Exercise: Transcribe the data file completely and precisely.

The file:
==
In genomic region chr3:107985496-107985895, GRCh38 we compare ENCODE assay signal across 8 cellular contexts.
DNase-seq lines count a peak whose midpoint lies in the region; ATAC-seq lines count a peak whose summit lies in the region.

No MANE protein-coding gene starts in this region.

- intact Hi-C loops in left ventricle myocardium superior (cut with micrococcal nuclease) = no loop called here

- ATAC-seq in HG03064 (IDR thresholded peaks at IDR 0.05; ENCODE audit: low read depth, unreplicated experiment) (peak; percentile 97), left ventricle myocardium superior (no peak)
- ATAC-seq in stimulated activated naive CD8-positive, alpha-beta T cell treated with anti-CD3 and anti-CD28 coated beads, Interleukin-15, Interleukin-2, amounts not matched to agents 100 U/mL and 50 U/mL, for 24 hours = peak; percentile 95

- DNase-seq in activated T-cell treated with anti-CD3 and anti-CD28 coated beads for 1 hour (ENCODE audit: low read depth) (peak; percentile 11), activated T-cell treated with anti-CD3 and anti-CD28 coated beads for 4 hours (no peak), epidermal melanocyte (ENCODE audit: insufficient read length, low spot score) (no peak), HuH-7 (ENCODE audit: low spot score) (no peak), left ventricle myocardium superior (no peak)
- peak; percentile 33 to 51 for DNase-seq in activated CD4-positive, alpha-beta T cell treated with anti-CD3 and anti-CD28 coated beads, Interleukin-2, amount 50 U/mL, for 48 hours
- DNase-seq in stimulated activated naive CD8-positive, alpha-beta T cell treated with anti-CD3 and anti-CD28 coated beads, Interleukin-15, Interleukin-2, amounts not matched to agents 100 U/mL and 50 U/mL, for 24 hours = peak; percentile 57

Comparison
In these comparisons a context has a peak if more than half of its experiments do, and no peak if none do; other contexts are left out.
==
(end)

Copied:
In genomic region chr3:107985496-107985895, GRCh38 we compare ENCODE assay signal across 8 cellular contexts.
DNase-seq lines count a peak whose midpoint lies in the region; ATAC-seq lines count a peak whose summit lies in the region.

No MANE protein-coding gene starts in this region.

- intact Hi-C loops in left ventricle myocardium superior (cut with micrococcal nuclease) = no loop called here

- ATAC-seq in HG03064 (IDR thresholded peaks at IDR 0.05; ENCODE audit: low read depth, unreplicated experiment) (peak; percentile 97), left ventricle myocardium superior (no peak)
- ATAC-seq in stimulated activated naive CD8-positive, alpha-beta T cell treated with anti-CD3 and anti-CD28 coated beads, Interleukin-15, Interleukin-2, amounts not matched to agents 100 U/mL and 50 U/mL, for 24 hours = peak; percentile 95

- DNase-seq in activated T-cell treated with anti-CD3 and anti-CD28 coated beads for 1 hour (ENCODE audit: low read depth) (peak; percentile 11), activated T-cell treated with anti-CD3 and anti-CD28 coated beads for 4 hours (no peak), epidermal melanocyte (ENCODE audit: insufficient read length, low spot score) (no peak), HuH-7 (ENCODE audit: low spot score) (no peak), left ventricle myocardium superior (no peak)
- peak; percentile 33 to 51 for DNase-seq in activated CD4-positive, alpha-beta T cell treated with anti-CD3 and anti-CD28 coated beads, Interleukin-2, amount 50 U/mL, for 48 hours
- DNase-seq in stimulated activated naive CD8-positive, alpha-beta T cell treated with anti-CD3 and anti-CD28 coated beads, Interleukin-15, Interleukin-2, amounts not matched to agents 100 U/mL and 50 U/mL, for 24 hours = peak; percentile 57

Comparison
In these comparisons a context has a peak if more than half of its experiments do, and no peak if none do; other contexts are left out.